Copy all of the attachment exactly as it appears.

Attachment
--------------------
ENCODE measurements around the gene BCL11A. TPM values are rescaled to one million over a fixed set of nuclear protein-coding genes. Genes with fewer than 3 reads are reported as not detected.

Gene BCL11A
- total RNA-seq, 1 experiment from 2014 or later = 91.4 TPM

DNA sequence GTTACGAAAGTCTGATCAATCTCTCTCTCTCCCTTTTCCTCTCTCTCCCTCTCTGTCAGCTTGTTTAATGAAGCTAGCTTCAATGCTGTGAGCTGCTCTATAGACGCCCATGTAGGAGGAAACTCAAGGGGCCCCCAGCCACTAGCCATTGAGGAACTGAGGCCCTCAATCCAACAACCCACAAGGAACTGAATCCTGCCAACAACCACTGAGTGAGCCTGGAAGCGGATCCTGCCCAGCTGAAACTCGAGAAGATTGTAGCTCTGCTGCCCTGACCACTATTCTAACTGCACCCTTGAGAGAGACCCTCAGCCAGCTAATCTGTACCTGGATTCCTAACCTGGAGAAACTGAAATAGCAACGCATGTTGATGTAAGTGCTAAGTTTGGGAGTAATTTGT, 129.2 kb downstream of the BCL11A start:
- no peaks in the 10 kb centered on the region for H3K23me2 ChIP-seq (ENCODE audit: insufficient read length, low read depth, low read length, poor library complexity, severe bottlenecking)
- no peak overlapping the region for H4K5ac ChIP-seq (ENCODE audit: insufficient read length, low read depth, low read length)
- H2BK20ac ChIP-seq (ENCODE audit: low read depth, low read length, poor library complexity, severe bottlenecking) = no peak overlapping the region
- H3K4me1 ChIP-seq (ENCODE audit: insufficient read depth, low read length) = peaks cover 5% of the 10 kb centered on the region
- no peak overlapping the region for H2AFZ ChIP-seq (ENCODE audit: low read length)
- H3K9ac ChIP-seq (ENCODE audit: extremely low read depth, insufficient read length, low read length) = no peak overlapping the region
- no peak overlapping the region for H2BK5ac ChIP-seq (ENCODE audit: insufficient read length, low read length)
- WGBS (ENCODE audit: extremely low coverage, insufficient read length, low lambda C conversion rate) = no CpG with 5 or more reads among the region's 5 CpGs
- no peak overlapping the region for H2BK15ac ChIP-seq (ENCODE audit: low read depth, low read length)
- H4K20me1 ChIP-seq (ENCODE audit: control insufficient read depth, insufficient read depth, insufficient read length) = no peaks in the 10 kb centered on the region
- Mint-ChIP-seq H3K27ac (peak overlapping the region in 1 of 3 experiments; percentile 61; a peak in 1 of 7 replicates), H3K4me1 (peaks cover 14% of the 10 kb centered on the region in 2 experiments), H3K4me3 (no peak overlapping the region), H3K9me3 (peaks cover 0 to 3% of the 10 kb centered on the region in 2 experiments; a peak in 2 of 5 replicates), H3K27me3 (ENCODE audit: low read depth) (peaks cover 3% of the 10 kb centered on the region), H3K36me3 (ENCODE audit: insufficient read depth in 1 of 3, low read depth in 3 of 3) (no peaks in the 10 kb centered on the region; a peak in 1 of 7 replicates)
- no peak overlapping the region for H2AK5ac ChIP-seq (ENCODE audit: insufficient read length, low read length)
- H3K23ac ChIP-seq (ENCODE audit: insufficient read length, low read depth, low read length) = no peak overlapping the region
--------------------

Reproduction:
ENCODE measurements around the gene BCL11A. TPM values are rescaled to one million over a fixed set of nuclear protein-coding genes. Genes with fewer than 3 reads are reported as not detected.

Gene BCL11A
- total RNA-seq, 1 experiment from 2014 or later = 91.4 TPM

DNA sequence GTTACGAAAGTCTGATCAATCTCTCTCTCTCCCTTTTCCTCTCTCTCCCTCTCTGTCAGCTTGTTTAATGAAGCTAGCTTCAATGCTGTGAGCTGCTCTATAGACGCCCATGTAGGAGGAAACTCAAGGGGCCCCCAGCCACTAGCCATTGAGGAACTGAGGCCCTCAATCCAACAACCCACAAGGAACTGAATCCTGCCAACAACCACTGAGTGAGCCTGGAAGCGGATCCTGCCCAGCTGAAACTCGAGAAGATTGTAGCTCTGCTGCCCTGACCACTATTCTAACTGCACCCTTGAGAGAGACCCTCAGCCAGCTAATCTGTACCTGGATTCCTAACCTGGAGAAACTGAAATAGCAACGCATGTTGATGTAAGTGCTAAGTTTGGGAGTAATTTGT, 129.2 kb downstream of the BCL11A start:
- no peaks in the 10 kb centered on the region for H3K23me2 ChIP-seq (ENCODE audit: insufficient read length, low read depth, low read length, poor library complexity, severe bottlenecking)
- no peak overlapping the region for H4K5ac ChIP-seq (ENCODE audit: insufficient read length, low read depth, low read length)
- H2BK20ac ChIP-seq (ENCODE audit: low read depth, low read length, poor library complexity, severe bottlenecking) = no peak overlapping the region
- H3K4me1 ChIP-seq (ENCODE audit: insufficient read depth, low read length) = peaks cover 5% of the 10 kb centered on the region
- no peak overlapping the region for H2AFZ ChIP-seq (ENCODE audit: low read length)
- H3K9ac ChIP-seq (ENCODE audit: extremely low read depth, insufficient read length, low read length) = no peak overlapping the region
- no peak overlapping the region for H2BK5ac ChIP-seq (ENCODE audit: insufficient read length, low read length)
- WGBS (ENCODE audit: extremely low coverage, insufficient read length, low lambda C conversion rate) = no CpG with 5 or more reads among the region's 5 CpGs
- no peak overlapping the region for H2BK15ac ChIP-seq (ENCODE audit: low read depth, low read length)
- H4K20me1 ChIP-seq (ENCODE audit: control insufficient read depth, insufficient read depth, insufficient read length) = no peaks in the 10 kb centered on the region
- Mint-ChIP-seq H3K27ac (peak overlapping the region in 1 of 3 experiments; percentile 61; a peak in 1 of 7 replicates), H3K4me1 (peaks cover 14% of the 10 kb centered on the region in 2 experiments), H3K4me3 (no peak overlapping the region), H3K9me3 (peaks cover 0 to 3% of the 10 kb centered on the region in 2 experiments; a peak in 2 of 5 replicates), H3K27me3 (ENCODE audit: low read depth) (peaks cover 3% of the 10 kb centered on the region), H3K36me3 (ENCODE audit: insufficient read depth in 1 of 3, low read depth in 3 of 3) (no peaks in the 10 kb centered on the region; a peak in 1 of 7 replicates)
- no peak overlapping the region for H2AK5ac ChIP-seq (ENCODE audit: insufficient read length, low read length)
- H3K23ac ChIP-seq (ENCODE audit: insufficient read length, low read depth, low read length) = no peak overlapping the region